How will Dallas Eakins run his lines?

Now that Craig MacTavish has announced his happiness with the Oilers’ third and fourth lines, and his comfort level with the current centre depth chart, it appears that Edmonton is likely done overhauling their roster.

Now the question is what Dallas Eakins will do with it.

The Forwards

Given the Oilers’ depth on defence, it seems likely that the team will carry 13 forwards and eight defencemen; the depth chart above is my best guess as to what the team looks like out of the gate given its current makeup. There are alternatives – Ryan Smyth at third-line left wing, swapping Sam Gagner and Ryan Nugent-Hopkins to balance the forward lines a little bit, etc. – but this is my guess.

Whichever line Taylor Hall is on is getting the power-vs.-power assignment. This trio drove results a year ago in a difficult role and given their age there’s every reason to expect they’re only going to get better at it. The Oilers have some problems but the first line is ready to go head-to-head with the best in the league. In that role, they’re likely to get roughly equal amounts of time in the offensive and defensive zones.

The second line, as currently constructed, depends a great deal on Nail Yakupov. David Perron and Sam Gagner are fine players, but if Yakupov can take a Hall- or Eberle-like jump in year two of his NHL career then all of a sudden the potential of this team dramatically improves. This should be seen as a primarily offensive line; likely they’ll face either the opposition’s second or third line and start more shifts in the opposition end of the rink.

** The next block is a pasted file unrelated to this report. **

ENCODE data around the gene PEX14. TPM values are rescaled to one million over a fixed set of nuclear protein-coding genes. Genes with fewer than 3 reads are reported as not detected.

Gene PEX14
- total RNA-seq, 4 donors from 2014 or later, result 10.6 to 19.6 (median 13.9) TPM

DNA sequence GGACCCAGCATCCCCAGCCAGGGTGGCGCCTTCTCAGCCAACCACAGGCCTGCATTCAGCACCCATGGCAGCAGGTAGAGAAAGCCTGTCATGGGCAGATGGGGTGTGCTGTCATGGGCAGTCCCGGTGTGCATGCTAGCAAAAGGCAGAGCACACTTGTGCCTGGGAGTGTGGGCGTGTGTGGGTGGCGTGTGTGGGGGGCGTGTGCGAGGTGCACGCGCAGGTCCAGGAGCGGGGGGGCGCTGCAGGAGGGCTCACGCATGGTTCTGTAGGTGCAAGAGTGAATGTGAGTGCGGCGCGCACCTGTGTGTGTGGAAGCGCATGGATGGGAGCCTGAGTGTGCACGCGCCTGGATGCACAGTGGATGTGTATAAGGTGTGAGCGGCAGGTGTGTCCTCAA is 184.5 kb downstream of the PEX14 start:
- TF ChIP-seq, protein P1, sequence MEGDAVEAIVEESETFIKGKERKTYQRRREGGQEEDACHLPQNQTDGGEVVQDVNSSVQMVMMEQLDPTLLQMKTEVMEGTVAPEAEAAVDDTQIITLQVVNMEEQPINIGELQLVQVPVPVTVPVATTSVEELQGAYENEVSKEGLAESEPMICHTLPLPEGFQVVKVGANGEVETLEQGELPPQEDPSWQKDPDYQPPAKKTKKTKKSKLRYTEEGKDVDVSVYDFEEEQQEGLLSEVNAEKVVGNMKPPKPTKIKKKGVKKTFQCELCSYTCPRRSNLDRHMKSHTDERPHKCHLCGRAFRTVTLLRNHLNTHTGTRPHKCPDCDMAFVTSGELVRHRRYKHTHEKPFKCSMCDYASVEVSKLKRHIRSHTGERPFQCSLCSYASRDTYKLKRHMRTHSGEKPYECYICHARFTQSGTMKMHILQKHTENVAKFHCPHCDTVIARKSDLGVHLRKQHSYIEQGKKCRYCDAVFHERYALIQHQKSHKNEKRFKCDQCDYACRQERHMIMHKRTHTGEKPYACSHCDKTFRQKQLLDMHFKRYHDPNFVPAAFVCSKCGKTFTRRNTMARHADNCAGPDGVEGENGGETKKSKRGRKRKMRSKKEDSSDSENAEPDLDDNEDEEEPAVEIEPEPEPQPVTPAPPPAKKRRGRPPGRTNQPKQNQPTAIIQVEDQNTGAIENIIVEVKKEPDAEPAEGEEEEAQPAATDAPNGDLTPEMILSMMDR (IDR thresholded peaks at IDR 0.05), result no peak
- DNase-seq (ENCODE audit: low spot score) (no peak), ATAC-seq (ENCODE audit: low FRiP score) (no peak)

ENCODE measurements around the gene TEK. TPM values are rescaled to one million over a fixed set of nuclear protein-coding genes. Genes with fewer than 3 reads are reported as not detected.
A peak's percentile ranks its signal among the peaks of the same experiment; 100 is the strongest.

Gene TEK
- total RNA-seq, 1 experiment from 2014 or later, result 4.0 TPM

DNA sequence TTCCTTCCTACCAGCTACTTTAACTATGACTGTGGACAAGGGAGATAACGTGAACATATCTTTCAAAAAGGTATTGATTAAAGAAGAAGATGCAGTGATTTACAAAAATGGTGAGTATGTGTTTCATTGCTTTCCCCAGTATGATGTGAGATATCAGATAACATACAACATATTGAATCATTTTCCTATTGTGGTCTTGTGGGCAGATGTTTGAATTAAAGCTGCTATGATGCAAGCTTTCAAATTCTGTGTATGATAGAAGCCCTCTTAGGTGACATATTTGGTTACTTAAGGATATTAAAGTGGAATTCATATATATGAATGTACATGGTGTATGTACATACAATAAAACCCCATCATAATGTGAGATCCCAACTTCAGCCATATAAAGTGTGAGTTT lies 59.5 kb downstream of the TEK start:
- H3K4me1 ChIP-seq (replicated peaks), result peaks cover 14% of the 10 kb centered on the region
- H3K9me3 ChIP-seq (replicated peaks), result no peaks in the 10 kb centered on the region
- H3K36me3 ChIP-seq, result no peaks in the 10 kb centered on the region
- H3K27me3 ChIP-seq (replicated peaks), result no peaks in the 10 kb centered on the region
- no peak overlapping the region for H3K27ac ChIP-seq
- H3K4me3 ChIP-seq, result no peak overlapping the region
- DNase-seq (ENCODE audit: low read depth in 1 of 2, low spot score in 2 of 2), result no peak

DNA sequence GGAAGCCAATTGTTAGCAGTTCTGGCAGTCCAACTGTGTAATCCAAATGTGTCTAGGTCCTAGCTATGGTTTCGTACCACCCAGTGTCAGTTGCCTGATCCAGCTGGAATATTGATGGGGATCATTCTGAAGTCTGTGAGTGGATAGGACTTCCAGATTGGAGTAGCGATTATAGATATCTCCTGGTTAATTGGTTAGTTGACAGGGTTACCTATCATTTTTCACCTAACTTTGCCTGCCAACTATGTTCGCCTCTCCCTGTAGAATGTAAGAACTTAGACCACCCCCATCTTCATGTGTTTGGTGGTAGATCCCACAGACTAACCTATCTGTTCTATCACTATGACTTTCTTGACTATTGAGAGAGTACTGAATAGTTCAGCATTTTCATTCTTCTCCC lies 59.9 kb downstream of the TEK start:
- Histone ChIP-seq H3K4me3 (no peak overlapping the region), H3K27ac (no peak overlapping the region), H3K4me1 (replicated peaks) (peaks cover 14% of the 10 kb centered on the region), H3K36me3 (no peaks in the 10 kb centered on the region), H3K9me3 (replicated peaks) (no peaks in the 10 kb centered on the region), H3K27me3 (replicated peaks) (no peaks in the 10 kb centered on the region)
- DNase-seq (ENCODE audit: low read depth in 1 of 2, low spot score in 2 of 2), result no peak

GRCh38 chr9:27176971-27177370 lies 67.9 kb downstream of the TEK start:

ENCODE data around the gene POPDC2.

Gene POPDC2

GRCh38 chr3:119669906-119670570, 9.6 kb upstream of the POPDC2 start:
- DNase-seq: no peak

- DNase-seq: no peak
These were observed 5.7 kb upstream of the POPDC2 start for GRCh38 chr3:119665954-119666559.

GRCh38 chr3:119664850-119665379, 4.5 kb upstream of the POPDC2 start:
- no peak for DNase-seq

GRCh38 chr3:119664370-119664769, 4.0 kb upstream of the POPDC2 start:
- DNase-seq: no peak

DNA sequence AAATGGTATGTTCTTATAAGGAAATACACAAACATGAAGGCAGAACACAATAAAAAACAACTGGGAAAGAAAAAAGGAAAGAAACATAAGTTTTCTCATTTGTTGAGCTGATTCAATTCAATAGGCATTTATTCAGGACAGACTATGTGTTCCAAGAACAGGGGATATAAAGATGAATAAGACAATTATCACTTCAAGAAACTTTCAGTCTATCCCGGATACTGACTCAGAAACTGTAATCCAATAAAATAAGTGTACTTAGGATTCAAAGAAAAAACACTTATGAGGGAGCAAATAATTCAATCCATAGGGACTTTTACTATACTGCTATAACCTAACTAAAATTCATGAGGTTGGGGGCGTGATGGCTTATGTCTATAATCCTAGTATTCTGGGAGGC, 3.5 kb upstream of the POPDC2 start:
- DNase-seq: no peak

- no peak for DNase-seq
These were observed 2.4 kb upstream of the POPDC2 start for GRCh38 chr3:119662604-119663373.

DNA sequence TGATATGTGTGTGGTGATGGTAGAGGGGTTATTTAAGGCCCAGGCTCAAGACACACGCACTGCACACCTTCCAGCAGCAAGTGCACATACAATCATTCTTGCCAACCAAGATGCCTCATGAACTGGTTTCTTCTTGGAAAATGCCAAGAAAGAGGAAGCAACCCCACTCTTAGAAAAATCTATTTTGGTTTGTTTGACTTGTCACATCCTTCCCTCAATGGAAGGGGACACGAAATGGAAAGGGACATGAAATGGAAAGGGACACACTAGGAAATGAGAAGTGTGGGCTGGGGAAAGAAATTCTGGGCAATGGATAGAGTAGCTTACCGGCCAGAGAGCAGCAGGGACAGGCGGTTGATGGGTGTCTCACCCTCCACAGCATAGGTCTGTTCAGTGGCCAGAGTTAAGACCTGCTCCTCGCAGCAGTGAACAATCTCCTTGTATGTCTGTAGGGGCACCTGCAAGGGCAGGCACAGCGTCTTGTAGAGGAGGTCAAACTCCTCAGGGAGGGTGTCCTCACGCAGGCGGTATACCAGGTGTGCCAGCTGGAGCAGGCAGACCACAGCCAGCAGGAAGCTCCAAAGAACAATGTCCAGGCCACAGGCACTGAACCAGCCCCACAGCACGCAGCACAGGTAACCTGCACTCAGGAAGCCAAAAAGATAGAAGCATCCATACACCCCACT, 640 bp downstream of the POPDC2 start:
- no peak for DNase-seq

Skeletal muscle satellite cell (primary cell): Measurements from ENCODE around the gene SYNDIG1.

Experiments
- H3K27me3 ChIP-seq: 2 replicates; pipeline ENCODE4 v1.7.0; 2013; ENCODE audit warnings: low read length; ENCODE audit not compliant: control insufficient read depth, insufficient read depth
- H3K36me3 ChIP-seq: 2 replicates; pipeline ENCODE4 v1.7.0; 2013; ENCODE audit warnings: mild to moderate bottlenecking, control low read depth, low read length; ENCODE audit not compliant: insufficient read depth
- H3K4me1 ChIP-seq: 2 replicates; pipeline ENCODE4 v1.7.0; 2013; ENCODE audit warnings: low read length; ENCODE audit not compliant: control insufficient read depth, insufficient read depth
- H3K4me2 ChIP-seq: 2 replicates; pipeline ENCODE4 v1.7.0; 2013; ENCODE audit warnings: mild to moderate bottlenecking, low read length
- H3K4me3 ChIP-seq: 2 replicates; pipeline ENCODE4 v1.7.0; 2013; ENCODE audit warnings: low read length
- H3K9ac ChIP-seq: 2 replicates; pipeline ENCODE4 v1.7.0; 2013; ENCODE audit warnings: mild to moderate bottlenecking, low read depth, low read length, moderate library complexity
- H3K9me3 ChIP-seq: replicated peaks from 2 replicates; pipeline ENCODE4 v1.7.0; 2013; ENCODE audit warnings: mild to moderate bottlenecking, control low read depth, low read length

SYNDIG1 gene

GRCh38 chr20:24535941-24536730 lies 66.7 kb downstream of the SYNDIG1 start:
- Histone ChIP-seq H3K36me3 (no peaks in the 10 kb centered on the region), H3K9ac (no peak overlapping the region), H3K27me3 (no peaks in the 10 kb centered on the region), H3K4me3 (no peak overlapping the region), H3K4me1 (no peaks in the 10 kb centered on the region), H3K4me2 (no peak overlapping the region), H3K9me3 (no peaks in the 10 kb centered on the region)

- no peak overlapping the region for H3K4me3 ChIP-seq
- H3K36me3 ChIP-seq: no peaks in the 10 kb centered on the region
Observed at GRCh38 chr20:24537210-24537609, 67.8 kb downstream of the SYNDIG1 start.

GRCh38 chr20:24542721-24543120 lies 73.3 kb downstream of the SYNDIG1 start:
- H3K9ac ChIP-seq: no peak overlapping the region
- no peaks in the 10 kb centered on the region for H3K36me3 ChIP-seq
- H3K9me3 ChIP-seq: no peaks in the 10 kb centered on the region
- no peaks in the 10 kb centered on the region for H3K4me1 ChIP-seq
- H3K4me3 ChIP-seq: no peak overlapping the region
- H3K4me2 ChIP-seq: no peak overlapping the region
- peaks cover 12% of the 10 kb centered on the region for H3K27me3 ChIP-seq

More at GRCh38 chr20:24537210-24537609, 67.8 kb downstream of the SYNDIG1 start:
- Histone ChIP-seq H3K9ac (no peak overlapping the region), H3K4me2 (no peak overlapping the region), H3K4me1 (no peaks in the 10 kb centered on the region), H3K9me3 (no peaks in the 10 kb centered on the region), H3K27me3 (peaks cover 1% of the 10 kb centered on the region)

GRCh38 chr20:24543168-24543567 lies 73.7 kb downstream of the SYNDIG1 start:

Ales Hemsky’s presence on line three is going to irritate the ‘checking lines should be made up entirely of 6’3” Canadians’ crowd, but he’s actually a reasonably good fit there because a) he has experience against good players and b) he’s a whiz at moving the puck out of the defensive end, which is going to be a big deal for this line. Boyd Gordon centres the line both literally and figuratively and given his skill-set this should be a primarily defensive line, one that starts in the Oilers’ end of the rink most often and generally faces the opposition’s second and third lines.

Line four is also a reasonable bet to outperform opposition fourth lines. Anton Lander’s primarily a defensive force, and given the Oilers’ makeup and general level of ability it isn’t a bad bet that this line sees mostly defensive minutes. Ryan Smyth doesn’t always get the credit he deserves these days as a two-way winger; on the fourth line I think he’s an extremely reasonable bet. Jesse Joensuu, like Nail Yakupov, is a wild card; if he’s mostly here because he’s big this line should be okay but if his point-per-game performance in Finland is something other than a mirage this is a group that theoretically should put the boots to most fourth lines in the league.

The Defence

Ladislav Smid and Jeff Petry reprise their role of the last two half-seasons, and hope for results more in line with the latter half of 2011-12 than with the lockout-shortened 2013 campaign. They’ll likely be the Oilers’ shutdown pair of choice, playing against the best opponents at either end of the rink.

Andrew Ference and Justin Schultz are penciled in as the second pairing here; Ference could swap spots with Smid or Schultz could drop to the third pairing in favour of virtually any of the defencemen below him. As currently constructed, the presence of Schultz makes this pairing a natural fit for the Gagner line – a duo that will mostly see top-nine forwards on the other team but that should get offensive minutes.

Denis Grebeshkov and Nick Schultz are my current third-pairing choice, predicated on Grebeshkov being a similar player to the one that we last saw in Oilers’ silks (something that may or may not turn out to be the case). In the best case scenario, this is a wicked all-round third pairing, with Schultz providing a safe defensive partner perfectly capable against the lower half of the opposition lineup and Grebeshkov offering a little chaos but also ability to generate offence and drive the puck in the right direction.